UK health authorities have declared a national incident after finding evidence suggesting the local spread of the poliovirus in London.
Although health authorities indicated that the use of the term “national incident” was used to describe the extent of the problem, no cases of polio have been identified so far and the risk to the population is low. But health authorities have urged anyone who is not fully vaccinated against poliovirus, especially young children, to seek vaccines immediately.
“The majority of the UK population will be protected from childhood vaccination, but in some communities with low vaccine coverage, people may remain at risk,” said Dr Vanessa Saliba, the Agency’s consultant epidemiologist. of the United Kingdom.
The last case of poliomyelitis in Britain was in 1984, and the country was declared free of poliomyelitis in 2003. Prior to the introduction of the polio vaccine, epidemics were common in Britain, with up to 8,000 cases of paralysis each year.
Routine wastewater monitoring in the country detects the poliovirus once or twice a year, but between February and May, officials identified the virus in several samples collected in London, according to Dr. Shahin Huseynov, technical officer of the World Health Organization that can be prevented by vaccine. immunization and disease program in Europe.
Genetic analysis suggests the samples have a common origin, probably an individual who traveled to the country during the New Year, Dr. Huseynov said. The last four samples collected appear to have evolved from this initial introduction, probably in unvaccinated children.
“The importance of this finding is that even in well-developed countries, countries where regular vaccination coverage is quite high, it is still important to ensure that all children have access to vaccines,” he said.
British officials are collecting additional samples and are trying to identify the source of the virus. But the wastewater treatment plant that identified the samples covers about 4 million people, nearly half of the city, making it difficult to identify the source.
Poliomyelitis is most often transmitted by an infected person who does not wash their hands properly and then touches food or water ingested by another person. The virus develops in the gut and emerges in the feces of infected people. In up to 1 percent of patients, the virus can infect the spine and cause paralysis.
“Most of the disease is asymptomatic, only one in 500 children is paralyzed,” he said. Dr. David Heymann, an infectious disease expert at the London School of Hygiene and Tropical Medicine who previously led the WHO polio eradication program.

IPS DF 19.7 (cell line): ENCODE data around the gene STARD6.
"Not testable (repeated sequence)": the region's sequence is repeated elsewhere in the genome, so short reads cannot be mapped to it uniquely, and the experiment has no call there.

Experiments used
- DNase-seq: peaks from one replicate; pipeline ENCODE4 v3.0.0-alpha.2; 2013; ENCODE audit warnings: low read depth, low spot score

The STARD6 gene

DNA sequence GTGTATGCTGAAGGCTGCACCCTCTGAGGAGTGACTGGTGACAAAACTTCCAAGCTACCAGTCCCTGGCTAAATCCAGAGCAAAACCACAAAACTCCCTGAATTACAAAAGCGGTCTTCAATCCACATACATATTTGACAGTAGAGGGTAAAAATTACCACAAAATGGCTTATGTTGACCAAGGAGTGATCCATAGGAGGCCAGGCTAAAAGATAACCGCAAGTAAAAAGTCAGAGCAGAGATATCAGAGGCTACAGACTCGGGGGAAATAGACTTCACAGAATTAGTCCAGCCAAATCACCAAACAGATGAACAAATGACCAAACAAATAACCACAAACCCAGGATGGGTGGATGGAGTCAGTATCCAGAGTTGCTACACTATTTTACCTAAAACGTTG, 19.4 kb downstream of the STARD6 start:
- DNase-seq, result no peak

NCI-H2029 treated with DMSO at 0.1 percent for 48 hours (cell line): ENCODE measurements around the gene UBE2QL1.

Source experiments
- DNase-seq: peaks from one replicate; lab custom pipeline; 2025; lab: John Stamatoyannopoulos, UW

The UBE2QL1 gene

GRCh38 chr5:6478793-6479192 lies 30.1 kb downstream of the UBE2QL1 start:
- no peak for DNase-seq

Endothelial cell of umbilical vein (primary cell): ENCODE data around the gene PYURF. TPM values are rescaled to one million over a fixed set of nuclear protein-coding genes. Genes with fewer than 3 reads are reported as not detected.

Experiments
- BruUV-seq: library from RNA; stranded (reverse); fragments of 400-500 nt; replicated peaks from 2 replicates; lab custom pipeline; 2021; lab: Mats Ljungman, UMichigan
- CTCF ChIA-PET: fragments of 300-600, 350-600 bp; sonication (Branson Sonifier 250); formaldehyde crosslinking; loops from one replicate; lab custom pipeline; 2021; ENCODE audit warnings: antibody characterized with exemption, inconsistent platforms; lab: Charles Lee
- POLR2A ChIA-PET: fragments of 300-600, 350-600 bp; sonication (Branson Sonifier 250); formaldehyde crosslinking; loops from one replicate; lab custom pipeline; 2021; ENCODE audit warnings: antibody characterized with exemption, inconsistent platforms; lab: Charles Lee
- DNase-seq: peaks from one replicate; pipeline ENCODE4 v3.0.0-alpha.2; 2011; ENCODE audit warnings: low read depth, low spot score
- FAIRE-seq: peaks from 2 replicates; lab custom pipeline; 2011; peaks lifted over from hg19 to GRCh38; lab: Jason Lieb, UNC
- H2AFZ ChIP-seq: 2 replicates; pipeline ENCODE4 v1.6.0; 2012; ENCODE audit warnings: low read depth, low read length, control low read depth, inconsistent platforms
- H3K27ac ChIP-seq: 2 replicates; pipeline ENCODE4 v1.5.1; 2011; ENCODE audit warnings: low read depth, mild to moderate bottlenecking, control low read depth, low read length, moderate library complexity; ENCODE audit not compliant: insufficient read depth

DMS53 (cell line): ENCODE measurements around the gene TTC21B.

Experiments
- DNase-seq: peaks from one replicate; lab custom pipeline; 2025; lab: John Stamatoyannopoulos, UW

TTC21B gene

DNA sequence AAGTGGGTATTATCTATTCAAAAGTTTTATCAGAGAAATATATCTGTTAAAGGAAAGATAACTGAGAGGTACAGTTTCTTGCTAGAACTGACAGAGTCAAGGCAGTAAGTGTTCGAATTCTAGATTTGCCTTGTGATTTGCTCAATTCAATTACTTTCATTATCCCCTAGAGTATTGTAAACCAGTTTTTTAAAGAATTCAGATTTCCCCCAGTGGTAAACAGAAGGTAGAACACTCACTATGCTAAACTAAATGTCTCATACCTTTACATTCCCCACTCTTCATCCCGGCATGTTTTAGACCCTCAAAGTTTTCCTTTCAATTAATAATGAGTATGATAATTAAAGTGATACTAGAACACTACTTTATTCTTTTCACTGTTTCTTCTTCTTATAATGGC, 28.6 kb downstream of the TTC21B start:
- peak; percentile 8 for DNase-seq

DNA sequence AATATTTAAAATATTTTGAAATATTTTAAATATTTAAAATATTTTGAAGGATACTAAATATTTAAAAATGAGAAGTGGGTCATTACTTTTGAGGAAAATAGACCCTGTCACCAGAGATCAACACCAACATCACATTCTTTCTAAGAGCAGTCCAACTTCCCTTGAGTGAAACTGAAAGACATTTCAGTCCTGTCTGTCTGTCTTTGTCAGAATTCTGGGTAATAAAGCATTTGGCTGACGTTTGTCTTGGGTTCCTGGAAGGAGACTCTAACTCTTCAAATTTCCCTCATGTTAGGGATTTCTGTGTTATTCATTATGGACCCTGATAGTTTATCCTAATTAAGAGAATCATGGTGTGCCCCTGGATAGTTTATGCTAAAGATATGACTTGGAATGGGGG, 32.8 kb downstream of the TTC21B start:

In Britain, polio immunization is carried out with an inactivated poliovirus injected, which cannot be excreted in the feces. But some countries in the world depend on an oral polio vaccine that contains a living and weakened version of the virus. Vaccinated people can briefly remove this virus in their feces, which can then appear in the sewage.
This is what health officials believe happened in this case. The virus in the samples collected came from a type of oral polio vaccine that is used to contain outbreaks, according to Dr. Huseynov.
In recent months, this type of vaccine has been used only in Afghanistan, Pakistan and some countries in the Middle East and Africa, he said.
Wild poliovirus has been wiped out in every country in the world except Afghanistan and Pakistan. But vaccine-derived poliomyelitis continues to cause small outbreaks, especially in communities with low vaccination coverage.
“Poliomyelitis persists in some of the poorest parts of the world. Until it is eradicated worldwide, the risk of importation and spread to the UK and elsewhere will continue,” said Nicholas Grassly, a vaccine epidemiologist at Imperial College London.
The analysis so far suggests community transmission, most likely among young children. A less likely chance is that a single immunocompromised individual will have eliminated the virus for months.
“The big issue here is whether he’s been circulating continuously in the UK or if he’s an immunodeficient person,” said Dr. Walter Orenstein, associate director of the Emory Vaccine Center and former director of the U.S. Immunization Program. .
If it’s the latter, Orenstein said, “they should find that person immunodeficient.”